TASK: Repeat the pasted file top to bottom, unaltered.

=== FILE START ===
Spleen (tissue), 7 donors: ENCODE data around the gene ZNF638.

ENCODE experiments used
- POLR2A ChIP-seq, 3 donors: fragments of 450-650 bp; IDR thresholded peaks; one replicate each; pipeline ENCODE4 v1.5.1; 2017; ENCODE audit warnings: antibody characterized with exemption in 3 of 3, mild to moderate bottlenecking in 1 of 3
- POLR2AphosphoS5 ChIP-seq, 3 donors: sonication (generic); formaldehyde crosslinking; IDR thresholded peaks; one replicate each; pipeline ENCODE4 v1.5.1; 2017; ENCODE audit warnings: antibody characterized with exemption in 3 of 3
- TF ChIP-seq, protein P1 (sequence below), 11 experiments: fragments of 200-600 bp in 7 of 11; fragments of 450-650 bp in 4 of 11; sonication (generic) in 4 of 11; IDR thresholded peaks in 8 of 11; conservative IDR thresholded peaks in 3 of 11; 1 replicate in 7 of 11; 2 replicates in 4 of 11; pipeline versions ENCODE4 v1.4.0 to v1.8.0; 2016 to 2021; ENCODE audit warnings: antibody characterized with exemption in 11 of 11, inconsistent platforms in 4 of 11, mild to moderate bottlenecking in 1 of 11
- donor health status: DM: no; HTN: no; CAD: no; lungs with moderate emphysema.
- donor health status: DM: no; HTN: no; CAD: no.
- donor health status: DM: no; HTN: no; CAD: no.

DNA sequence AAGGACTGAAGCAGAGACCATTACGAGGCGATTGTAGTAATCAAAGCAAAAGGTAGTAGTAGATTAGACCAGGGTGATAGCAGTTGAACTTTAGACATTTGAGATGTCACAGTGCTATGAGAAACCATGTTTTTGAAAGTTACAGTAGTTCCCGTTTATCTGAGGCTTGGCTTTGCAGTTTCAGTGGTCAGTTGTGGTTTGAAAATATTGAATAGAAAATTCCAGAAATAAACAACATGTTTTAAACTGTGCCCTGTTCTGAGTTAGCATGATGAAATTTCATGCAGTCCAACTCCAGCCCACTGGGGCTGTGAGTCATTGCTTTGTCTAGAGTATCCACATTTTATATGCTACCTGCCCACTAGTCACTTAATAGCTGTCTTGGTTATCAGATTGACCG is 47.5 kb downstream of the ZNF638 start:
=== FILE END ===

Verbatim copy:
Spleen (tissue), 7 donors: ENCODE data around the gene ZNF638.

ENCODE experiments used
- POLR2A ChIP-seq, 3 donors: fragments of 450-650 bp; IDR thresholded peaks; one replicate each; pipeline ENCODE4 v1.5.1; 2017; ENCODE audit warnings: antibody characterized with exemption in 3 of 3, mild to moderate bottlenecking in 1 of 3
- POLR2AphosphoS5 ChIP-seq, 3 donors: sonication (generic); formaldehyde crosslinking; IDR thresholded peaks; one replicate each; pipeline ENCODE4 v1.5.1; 2017; ENCODE audit warnings: antibody characterized with exemption in 3 of 3
- TF ChIP-seq, protein P1 (sequence below), 11 experiments: fragments of 200-600 bp in 7 of 11; fragments of 450-650 bp in 4 of 11; sonication (generic) in 4 of 11; IDR thresholded peaks in 8 of 11; conservative IDR thresholded peaks in 3 of 11; 1 replicate in 7 of 11; 2 replicates in 4 of 11; pipeline versions ENCODE4 v1.4.0 to v1.8.0; 2016 to 2021; ENCODE audit warnings: antibody characterized with exemption in 11 of 11, inconsistent platforms in 4 of 11, mild to moderate bottlenecking in 1 of 11
- donor health status: DM: no; HTN: no; CAD: no; lungs with moderate emphysema.
- donor health status: DM: no; HTN: no; CAD: no.
- donor health status: DM: no; HTN: no; CAD: no.

DNA sequence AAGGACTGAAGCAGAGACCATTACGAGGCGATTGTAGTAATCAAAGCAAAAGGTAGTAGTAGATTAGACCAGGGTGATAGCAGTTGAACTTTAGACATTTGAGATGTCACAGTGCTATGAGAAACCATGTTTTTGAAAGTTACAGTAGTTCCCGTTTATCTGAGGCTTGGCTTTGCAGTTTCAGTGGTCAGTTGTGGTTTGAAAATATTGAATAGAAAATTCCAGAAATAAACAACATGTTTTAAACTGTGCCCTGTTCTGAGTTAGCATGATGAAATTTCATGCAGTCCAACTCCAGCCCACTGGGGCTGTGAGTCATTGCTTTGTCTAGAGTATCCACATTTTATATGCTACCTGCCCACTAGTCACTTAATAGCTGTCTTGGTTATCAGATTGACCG is 47.5 kb downstream of the ZNF638 start: